Columnist Attacks iTunes As "Bad," Extols WMA As "Good"
Columnist Attacks iTunes As "Bad," Extols WMA As "Good"
by , 3:15 PM EST, February 17th, 2004
Jason Cross is cross, if you'll pardon the rather obvious joke, at Apple's iTunes/iPod business model. Mr. Cross is a writer for ExtremeTech, a technology magazine, and he has penned a condemnation of iTunes/iPod based on Apple's business model for the platform.
Mr. Cross's basic premise is that though iTunes is very good software, and the iPod is a very good player, and though both are very easy to use and best in class (with some minor caveats), they limit Mr. Cross's choices. He says that some company will eventually out iPod the iPod, that technology will change, and that he wishes to play his music on other software on his Windows box, say WinAMP. Accordingly, and for other reasons, he says "iTunes Bad, WMA Good." From his article:
I have to admit I do like the way iTunes looks and feels. I like that the radio stuff is free, whereas the new Napster wants you to pay $10 a month for theirs (thanks but no thanks, Roxio). I've used both the old-style and new-style iPod players quite extensively, and I still say Apple is crushing everyone else in the portable player market when it comes to industrial design and user interface. I want to make that clear from the start. Both iTunes and the iPod do what they do very well -- probably better than any other product out there. But I refuse to buy songs through iTunes or purchase an iPod. Why? It's what they don't do.
AAC is a perfectly fine audio format. It sounds good. I don't really want the music I pay money for to be encoded at 128k, but none of iTunes' competitors are offering a higher bitrate, so I don't have much choice there. The problem with AAC is that it doesn't really have digital rights management, so songs you buy through the iTunes Music Store have an Apple-specific proprietary digital rights management scheme called FairPlay attached to them. AAC may be a format that many desktop applications (like Winamp) can understand, and it's certainly possible for non-iPod portable players to build in support for it, but iTunes and iPods understand FairPlay. If I buy music through the iTunes store, it will only play on iTunes or an iPod. That's it, until the end of time. I'm sorry, but that doesn't cut it for me. How do I know what music player I'm going to want to buy in four years? How do I know my next car won't have a built-in digital music player? I certainly don't expect Apple to make a CarPod. All those iTunes songs I pay for today are going to be useless tomorrow. I generally don't want to play back my music through iTunes -- I want to use a smaller, faster, less obtrusive playback client like Winamp. With music purchased through iTunes, that's not an option.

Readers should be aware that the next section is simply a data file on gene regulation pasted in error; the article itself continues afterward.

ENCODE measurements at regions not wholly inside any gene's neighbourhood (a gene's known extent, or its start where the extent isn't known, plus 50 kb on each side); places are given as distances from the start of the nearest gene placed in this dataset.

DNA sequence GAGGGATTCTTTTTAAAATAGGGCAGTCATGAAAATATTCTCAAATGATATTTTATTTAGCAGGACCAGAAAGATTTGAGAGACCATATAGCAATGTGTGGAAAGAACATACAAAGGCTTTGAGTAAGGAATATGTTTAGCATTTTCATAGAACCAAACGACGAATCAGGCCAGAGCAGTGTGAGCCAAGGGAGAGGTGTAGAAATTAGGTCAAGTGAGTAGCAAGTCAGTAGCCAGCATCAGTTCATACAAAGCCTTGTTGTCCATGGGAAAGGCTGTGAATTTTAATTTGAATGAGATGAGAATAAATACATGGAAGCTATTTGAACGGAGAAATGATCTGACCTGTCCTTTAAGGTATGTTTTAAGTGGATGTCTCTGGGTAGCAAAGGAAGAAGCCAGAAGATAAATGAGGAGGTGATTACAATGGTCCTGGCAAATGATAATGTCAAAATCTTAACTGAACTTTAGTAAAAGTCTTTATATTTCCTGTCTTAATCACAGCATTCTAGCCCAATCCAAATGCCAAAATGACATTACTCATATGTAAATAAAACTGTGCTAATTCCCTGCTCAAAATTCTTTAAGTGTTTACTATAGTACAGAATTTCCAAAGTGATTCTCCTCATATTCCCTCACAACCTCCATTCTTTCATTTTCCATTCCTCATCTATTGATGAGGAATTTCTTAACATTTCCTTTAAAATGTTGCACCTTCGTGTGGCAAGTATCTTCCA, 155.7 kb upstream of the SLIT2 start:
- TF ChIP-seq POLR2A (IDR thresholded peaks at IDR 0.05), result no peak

What's So Great About WMA?
So I've done some research and it turns out that WMA is actually really cool -- for a lot of different reasons. The most important to me is that its rights management tech is built into the format and not locked in to any particular brand. I can pay for and download protected WMA files on Napster and play them back on dozens of different players, or even other software on my PC. I can buy a different player from a different brand in a few years, or a new car stereo or DVD player or home media server and, if it can handle WMA, it'll understand the rights management. But there are other benefits to WMA.
Mr. Cross goes on to lay out the many reasons he thinks WMA is superior to iTunes/iPod, including the fact that it is cheaper (to licensees), has more bitrate control, sounds better, and has more options. He also says that he thinks Apple will be "Netscaped" by Microsoft, which is further reason not to lock oneself into Apple's platform. You can find the full article at ExtremeTech. We recommend it as a very interesting and thought-provoking read.
The Mac Observer Spin:He's right. Sort of. The crux of his argument is really a lemming's argument. Apple is sure to be beaten, so why bother getting yourself all invested in iTunes downloads or the iPod? Never mind that buying music from the iTunes Music Store (iTMS) is a better experience, and that the iPod is the best music player. Someone at some time will eventually outdo both, or either, so Mr. Cross is going to settle for other inferior, but more plentiful, choices until that day.
There's a certain pragmatic logic in those arguments, but they still boil down to a lemming's outlook on life, and that's an outlook we reject. While we disagree with Apple's decision to lock iPod and iTunes to each other, the tradeoff is that they truly are the best choice for their respective uses.
In addition, and this is the big one for us, while WMA is supported by a variety of (crappy) download services and (inferior) music players, having our music downloads in WMA format means that we are beholden to Microsoft. How is that better? WMA isn't open, it's totally controlled by Microsoft, a company known for constantly working to turn everything it does or makes into either more market share or a new or bigger revenue stream. Locking ourselves into that is a nightmare waiting to happen. No matter which platform you go with, you are locked in to either Apple or Microsoft.
For us, Apple is the lesser evil, though ideally we'd like to be able to buy our music without DRM at all. Thank the pirates for giving the theives at the record labels the excuse for that, but that's another topic for another day.
Mr. Cross's only real points with merit are that he thinks WMA sounds better, and that he has more bitrate options with his current WMA software options. Those are subjective issues, and he is welcome to his opinion.
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